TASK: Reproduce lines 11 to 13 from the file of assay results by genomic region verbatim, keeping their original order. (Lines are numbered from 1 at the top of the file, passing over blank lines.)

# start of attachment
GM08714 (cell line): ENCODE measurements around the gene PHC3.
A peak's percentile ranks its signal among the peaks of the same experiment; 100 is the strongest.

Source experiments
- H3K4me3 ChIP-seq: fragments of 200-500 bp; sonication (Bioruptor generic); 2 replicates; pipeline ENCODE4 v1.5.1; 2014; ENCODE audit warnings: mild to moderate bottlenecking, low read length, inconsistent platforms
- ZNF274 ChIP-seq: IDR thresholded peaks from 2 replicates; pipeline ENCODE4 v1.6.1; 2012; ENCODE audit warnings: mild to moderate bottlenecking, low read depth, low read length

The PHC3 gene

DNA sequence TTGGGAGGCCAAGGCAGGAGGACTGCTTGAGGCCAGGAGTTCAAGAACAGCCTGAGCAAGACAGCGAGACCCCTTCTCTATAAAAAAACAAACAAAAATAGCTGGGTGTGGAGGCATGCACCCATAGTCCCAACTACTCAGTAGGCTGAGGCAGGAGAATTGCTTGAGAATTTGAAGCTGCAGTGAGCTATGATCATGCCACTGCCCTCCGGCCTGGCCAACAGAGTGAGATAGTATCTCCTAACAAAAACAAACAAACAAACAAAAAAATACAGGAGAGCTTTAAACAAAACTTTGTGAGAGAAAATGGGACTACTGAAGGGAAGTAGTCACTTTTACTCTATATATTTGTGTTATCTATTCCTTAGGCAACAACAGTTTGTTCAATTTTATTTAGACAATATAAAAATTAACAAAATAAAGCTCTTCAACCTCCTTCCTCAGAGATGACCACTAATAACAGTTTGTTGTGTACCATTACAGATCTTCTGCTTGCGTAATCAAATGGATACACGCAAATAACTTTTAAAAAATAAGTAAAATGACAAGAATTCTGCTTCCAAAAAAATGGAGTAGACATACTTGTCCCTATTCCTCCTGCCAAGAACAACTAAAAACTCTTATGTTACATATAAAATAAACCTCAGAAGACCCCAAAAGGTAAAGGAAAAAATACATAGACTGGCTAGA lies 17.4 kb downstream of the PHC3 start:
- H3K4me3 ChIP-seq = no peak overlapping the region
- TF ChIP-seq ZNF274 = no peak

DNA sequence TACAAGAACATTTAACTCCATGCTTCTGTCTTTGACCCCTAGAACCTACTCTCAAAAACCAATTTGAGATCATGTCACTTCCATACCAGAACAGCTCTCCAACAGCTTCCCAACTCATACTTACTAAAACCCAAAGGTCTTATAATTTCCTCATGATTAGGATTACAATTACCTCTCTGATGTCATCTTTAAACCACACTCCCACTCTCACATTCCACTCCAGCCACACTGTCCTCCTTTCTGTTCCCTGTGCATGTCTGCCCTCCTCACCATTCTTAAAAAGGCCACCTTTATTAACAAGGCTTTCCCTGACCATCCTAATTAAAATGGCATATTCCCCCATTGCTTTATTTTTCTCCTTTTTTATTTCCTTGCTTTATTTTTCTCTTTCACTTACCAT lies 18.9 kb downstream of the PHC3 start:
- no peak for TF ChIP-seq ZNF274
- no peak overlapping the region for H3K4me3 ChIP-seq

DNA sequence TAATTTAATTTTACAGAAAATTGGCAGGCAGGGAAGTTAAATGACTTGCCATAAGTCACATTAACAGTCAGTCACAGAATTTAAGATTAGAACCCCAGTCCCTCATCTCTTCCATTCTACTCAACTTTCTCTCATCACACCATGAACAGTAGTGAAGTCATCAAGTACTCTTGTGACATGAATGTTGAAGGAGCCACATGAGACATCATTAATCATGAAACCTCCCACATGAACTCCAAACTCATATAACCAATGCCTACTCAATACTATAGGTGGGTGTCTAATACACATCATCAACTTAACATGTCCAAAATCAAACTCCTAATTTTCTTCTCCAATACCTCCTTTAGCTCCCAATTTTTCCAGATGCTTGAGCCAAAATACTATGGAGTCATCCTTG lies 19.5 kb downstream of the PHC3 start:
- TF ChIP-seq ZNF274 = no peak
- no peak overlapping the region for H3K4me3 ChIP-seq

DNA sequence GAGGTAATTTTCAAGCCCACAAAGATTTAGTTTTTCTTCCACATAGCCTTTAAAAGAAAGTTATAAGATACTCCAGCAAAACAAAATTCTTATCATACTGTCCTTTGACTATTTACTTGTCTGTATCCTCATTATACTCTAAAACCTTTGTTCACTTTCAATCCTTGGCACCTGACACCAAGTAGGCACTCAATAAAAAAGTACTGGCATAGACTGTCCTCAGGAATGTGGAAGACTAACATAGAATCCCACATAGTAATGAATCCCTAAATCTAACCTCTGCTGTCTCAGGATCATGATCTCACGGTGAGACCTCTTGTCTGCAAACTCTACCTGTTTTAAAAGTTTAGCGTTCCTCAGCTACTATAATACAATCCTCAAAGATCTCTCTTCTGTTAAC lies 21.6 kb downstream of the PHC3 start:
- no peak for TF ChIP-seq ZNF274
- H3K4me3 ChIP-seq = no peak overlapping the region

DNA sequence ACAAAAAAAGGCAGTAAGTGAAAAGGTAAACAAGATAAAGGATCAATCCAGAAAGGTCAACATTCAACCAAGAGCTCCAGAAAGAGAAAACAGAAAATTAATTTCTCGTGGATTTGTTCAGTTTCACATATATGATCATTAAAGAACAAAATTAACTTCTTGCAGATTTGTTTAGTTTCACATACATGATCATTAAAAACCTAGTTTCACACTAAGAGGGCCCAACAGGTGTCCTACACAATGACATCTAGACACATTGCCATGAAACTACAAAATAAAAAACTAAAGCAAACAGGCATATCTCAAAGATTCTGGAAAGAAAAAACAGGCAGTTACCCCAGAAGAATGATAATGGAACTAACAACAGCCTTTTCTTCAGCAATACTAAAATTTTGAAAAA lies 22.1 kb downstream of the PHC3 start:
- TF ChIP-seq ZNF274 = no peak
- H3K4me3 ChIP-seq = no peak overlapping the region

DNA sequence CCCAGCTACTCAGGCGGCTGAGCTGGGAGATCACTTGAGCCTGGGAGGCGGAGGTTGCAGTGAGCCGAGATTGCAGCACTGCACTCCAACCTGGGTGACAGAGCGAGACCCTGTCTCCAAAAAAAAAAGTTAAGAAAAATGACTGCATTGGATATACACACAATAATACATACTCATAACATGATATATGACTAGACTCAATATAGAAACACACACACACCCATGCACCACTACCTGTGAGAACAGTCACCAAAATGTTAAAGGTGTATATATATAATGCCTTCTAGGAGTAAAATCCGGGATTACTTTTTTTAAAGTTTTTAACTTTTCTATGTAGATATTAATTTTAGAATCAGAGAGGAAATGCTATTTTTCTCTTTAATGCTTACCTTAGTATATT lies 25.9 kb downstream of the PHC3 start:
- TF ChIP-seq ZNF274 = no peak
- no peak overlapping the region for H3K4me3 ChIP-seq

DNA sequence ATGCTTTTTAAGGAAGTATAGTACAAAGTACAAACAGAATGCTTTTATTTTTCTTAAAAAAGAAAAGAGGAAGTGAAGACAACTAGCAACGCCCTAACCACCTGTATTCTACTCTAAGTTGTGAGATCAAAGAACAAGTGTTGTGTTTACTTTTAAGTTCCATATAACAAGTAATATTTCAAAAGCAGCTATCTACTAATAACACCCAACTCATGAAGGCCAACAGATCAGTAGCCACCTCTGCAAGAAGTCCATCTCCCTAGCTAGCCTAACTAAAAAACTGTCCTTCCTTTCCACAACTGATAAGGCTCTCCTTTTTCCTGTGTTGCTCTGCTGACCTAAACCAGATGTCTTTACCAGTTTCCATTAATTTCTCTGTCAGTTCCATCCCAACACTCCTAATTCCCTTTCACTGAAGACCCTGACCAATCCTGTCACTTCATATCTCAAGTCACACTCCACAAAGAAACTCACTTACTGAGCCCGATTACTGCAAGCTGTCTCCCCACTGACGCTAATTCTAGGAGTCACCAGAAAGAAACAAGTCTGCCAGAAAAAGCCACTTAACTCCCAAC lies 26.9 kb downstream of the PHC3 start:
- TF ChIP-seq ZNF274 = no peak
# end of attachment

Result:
- no peak for TF ChIP-seq ZNF274
- no peak overlapping the region for H3K4me3 ChIP-seq

DNA sequence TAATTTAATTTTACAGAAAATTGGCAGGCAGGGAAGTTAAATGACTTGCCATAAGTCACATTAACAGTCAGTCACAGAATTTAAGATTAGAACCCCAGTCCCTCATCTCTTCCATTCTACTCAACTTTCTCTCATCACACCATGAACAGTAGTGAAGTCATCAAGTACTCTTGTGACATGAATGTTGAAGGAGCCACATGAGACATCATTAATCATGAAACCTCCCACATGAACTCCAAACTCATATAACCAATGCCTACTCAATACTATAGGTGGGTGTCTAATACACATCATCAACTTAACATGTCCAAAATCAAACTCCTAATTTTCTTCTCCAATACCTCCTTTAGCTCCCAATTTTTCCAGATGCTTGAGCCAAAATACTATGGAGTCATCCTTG lies 19.5 kb downstream of the PHC3 start: